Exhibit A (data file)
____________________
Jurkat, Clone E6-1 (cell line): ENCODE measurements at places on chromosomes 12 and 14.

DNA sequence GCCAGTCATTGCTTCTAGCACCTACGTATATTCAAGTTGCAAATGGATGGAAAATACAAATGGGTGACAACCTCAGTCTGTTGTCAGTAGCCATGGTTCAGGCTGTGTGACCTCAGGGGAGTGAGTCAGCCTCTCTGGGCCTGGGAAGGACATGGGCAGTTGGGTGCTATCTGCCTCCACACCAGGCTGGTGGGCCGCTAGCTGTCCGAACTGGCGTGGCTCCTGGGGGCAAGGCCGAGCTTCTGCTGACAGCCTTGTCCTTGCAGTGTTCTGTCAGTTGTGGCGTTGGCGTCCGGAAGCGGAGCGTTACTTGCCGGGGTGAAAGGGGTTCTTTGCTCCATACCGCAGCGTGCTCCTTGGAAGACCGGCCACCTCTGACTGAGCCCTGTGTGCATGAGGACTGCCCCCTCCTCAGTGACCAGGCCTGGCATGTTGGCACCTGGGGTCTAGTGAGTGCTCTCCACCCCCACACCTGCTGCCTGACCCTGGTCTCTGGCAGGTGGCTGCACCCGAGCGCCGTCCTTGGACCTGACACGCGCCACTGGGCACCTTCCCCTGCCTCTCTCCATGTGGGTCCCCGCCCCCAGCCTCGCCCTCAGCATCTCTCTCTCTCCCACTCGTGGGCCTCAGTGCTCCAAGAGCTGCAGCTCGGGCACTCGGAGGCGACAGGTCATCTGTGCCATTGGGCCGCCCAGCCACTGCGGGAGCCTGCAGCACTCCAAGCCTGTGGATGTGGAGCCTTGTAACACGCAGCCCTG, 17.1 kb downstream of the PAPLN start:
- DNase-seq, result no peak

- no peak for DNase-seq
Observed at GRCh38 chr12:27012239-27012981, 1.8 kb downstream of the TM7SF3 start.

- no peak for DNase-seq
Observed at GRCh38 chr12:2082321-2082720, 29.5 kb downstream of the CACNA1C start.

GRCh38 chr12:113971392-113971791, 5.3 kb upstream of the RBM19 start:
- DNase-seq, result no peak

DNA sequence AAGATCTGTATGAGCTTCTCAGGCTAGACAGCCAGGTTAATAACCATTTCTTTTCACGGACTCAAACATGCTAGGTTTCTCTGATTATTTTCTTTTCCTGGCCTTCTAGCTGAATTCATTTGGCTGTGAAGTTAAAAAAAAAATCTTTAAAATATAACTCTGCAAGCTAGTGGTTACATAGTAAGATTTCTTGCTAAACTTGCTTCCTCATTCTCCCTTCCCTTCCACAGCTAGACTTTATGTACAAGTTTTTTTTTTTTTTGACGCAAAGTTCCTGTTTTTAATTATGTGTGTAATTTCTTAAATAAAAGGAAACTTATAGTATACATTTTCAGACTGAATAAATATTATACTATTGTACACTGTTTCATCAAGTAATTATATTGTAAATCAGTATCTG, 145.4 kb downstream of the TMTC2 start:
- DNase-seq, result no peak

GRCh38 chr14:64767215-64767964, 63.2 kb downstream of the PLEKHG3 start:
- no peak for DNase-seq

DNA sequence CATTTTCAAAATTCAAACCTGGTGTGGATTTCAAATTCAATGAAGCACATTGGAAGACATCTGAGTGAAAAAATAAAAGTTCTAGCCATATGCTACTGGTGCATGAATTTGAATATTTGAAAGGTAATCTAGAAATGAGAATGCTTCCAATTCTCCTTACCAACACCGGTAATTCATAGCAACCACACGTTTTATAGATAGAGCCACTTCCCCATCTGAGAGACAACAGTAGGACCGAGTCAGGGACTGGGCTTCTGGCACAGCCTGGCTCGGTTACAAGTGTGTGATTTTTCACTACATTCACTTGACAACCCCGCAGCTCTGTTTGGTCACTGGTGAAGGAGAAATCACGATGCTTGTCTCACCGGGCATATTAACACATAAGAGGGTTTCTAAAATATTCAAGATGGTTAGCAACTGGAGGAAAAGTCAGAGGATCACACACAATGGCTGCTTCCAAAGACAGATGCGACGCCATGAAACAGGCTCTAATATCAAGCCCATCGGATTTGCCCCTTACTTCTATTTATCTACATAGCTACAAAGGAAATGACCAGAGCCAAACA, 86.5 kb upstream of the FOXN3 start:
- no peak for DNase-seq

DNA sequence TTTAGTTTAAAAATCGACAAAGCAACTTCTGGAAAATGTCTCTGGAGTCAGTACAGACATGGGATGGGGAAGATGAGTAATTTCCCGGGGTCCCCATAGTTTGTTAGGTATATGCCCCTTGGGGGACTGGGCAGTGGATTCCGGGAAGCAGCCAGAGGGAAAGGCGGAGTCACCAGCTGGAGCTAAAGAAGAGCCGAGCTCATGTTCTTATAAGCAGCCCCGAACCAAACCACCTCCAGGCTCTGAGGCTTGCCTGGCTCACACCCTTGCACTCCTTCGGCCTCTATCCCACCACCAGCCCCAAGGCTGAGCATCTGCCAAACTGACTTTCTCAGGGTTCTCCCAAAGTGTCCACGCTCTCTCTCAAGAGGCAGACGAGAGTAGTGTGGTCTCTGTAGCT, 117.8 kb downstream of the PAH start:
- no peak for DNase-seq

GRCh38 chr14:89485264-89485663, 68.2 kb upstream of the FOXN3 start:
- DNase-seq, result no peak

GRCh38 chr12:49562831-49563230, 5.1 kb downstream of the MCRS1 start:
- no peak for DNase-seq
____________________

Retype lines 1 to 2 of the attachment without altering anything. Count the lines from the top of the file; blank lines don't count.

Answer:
Jurkat, Clone E6-1 (cell line): ENCODE measurements at places on chromosomes 12 and 14.

DNA sequence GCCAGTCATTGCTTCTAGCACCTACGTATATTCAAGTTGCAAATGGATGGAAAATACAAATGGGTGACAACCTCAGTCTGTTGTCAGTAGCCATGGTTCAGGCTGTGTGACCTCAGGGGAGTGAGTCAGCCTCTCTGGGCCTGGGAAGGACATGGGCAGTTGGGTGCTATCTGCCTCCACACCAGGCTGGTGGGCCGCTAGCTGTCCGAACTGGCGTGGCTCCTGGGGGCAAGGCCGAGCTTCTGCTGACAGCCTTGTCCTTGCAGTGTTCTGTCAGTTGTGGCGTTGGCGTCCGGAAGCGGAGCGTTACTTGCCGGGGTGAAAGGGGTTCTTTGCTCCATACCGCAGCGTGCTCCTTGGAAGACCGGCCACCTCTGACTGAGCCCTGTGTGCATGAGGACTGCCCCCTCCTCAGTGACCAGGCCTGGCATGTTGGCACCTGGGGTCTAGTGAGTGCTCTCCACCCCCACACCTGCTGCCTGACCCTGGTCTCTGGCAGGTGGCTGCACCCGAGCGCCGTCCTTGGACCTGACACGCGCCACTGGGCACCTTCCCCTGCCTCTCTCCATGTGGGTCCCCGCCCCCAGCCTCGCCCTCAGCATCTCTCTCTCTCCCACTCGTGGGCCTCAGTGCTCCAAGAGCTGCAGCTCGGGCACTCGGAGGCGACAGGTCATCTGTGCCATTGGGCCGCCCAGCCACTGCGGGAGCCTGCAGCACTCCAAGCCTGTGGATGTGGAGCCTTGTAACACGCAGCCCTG, 17.1 kb downstream of the PAPLN start: